It’s a sad day when a presidential candidate publicly rates women on a scale of 1 to 10. Are we really saying to our girls, who might one day run for public office, that what matter is the flounciness of your hair, the size of your breasts, or the poutiness of your lips?
Is this how we rate a woman’s ability to run a company or a country?
As sick as this kind of rating might be, his words remind me that we’re living in a rating-crazy world. With one anonymous click we can rate almost anything: the singer, the dancer, the eyebrow tweezer, the speech we are listening to or the restaurant meal we are still eating.
With one rating, we create celebrities and decide who gets thrown off the boat.
I can’t shop these days without checking the reviews. Instead of going to the drug store and buying a hair dryer, I spend an hour googling what others have said. And I do that before I use an auto-mechanic, buy a pencil, go out to dinner, or buy my granddaughter a Tee-shirt.
Rate and run
With a click we can rate and run. I know because I’ve done it. After arguably the worst customer service I have ever experienced, I took ratings-revenge in the Verizon Store. I found a bank of Ipads sitting quietly in a section of the store marked: “Amuse-yourself-checking-out-our-products-on-line” (because-you-were-so-dumb-you-actually-came-into-our-store). Voila – the perfect weapon! How thoughtful to provide me with a tablet I could use to send a scathing review to Yelp – describing, real time, the service I was not getting. After that, I left the store.
Does anyone escape ratings?
We can rate doctors, lawyers, and pet sitters. I just learned that you can rate university professors on-line. Feedback is important, but the long-term benefits of a course may not be immediately apparent. So what do you rate: How much you liked the prof? How easily she graded? How amusing the class was?
Good thing I left university teaching 15 years ago! I can’t even stand the pre-fab evaluations I have to pass out after classes and workshops that I conduct. (Understandable, given that I have rate-ophobia – typically defined as “an acute fear of being rated or judged by anonymous others.”)
The people who create those mandatory two page evaluations look for what they can measure, when the really important stuff – such as long-term change and transformation – can’t be quickly rated. After one of my leadership classes, I passed out an evaluation and spotted the question, “On a scale of 1 – 10, how accurate was the spelling and punctuation on the handouts?” What a creative measure of long-term leadership development!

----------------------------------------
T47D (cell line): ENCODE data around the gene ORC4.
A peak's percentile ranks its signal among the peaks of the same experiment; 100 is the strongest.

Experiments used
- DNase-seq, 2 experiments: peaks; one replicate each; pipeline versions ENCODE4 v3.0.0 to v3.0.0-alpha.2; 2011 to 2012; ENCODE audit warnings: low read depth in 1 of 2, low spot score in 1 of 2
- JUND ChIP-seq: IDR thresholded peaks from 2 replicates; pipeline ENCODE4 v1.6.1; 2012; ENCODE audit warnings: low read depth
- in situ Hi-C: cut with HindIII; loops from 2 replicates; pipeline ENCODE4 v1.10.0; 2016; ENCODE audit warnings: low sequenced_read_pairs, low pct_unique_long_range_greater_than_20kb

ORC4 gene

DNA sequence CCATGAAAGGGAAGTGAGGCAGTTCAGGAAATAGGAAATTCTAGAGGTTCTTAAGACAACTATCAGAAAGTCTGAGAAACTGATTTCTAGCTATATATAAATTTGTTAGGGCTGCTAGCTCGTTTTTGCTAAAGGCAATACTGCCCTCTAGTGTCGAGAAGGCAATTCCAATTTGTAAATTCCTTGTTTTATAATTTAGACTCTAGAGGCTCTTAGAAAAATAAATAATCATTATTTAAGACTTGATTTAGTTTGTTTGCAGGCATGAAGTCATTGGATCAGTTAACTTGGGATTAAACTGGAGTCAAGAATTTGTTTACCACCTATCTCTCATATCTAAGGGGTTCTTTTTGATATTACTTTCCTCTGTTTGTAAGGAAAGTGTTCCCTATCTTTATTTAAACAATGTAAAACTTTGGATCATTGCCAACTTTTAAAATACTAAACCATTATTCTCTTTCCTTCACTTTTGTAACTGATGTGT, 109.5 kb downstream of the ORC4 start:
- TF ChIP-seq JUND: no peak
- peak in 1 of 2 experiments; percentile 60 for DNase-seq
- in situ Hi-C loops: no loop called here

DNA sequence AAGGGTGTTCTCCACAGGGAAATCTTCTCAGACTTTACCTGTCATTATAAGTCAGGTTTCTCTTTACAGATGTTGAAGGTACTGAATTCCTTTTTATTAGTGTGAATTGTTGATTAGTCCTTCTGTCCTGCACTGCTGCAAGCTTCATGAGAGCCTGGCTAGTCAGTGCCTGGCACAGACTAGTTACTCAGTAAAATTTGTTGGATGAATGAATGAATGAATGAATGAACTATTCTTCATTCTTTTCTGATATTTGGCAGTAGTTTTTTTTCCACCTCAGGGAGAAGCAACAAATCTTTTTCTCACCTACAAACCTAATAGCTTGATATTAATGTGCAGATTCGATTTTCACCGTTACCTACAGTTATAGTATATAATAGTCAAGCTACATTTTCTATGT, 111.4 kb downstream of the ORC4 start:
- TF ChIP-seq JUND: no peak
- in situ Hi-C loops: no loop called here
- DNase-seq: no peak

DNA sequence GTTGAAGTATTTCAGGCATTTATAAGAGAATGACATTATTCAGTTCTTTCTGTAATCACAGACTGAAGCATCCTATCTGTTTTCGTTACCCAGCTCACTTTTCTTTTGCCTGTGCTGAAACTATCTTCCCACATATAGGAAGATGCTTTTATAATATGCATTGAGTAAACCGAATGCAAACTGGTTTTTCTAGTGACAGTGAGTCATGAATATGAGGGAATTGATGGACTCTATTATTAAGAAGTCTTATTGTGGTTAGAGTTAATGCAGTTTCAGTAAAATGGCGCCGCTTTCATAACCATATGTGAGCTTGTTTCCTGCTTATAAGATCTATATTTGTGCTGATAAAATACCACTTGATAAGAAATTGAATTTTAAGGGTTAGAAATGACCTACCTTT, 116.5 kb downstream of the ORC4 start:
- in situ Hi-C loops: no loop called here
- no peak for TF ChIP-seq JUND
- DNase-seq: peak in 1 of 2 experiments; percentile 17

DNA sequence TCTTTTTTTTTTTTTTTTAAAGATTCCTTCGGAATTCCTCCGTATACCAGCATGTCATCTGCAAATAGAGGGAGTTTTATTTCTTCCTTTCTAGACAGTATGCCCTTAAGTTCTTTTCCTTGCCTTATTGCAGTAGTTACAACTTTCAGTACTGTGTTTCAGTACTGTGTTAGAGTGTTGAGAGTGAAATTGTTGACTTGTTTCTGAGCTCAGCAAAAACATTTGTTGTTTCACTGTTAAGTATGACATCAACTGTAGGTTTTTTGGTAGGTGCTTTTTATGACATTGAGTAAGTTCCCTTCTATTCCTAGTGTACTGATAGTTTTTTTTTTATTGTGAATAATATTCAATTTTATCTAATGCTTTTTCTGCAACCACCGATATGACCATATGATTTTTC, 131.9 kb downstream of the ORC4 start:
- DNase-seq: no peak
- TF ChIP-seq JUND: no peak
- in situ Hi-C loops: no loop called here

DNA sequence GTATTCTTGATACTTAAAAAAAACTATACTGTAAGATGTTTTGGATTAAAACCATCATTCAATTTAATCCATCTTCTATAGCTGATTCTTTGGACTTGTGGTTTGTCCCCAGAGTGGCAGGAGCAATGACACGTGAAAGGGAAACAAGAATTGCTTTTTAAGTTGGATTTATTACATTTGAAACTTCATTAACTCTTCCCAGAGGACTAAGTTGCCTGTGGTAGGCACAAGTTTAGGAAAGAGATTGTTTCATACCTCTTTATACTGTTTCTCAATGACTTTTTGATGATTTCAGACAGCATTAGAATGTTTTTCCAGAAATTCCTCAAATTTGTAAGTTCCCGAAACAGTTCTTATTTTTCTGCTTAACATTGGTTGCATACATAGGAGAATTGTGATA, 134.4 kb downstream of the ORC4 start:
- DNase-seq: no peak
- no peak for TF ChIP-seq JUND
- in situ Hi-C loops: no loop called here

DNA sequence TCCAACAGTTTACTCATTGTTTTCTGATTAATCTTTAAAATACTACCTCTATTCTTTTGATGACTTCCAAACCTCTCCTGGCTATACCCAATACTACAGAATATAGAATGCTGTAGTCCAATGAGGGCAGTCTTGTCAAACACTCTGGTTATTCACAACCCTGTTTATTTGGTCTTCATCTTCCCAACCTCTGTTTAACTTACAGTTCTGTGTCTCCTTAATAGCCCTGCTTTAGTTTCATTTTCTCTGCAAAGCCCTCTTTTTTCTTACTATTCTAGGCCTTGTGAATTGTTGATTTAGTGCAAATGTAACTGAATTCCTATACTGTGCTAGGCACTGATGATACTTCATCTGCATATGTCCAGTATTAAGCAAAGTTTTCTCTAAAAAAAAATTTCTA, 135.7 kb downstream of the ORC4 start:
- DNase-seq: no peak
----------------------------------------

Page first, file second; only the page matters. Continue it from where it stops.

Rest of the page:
The rise of Survey Monkey
Of course, a human may not have created said evaluation form. It may have been created by a troupe of simians throwing random questions on a page. With the advent of Survey Monkey, anyone can create an online survey in five minutes.
Survey Monkey, used wisely, is a great tool. But it can just as easily be used to create garbage.
Is there anything we can’t rate?
Why not rate:
- The conversation you are currently listening to before it is over.
- This blog (oh, no!)
- Your sex life (with ten being a fantasized coupling between two young nubile bodies.)
- That product you bought but never tried.
- How your wife puts the toilet paper on the stand.
- Your wife/husband/best friend.
What ratings can’t do
The thing about ratings is that they ask us to stop listening and being present with a situation, in order to fit it into a five or ten-point scale, a yes/no answer, or some kind of fixed choice scenario. I want my world to be more nuanced than that.
Can’t we let people or situations grow on us – and be interpreted in more than one way?
Many ratings challenge us to act fast, (I’ll be willing to rate your product if I can do it in five seconds or less), and not stay with a situation, a person, or an experience long enough to allow it to act upon us in wonderful, unpredictable ways.
Remember how your friend who was stalled out at “3” miraculously became a “10” when you got to know him? Or how your future husband’s score went off the charts the moment you fell in love with him?
To love something is to be willing to be with it – discerning, but open, suspending judgment, inviting it to reveal its inner essence and to move you.
But not on a ten point scale.
(Although in grateful contradiction – if you’ve read this far – you get a TEN with me!)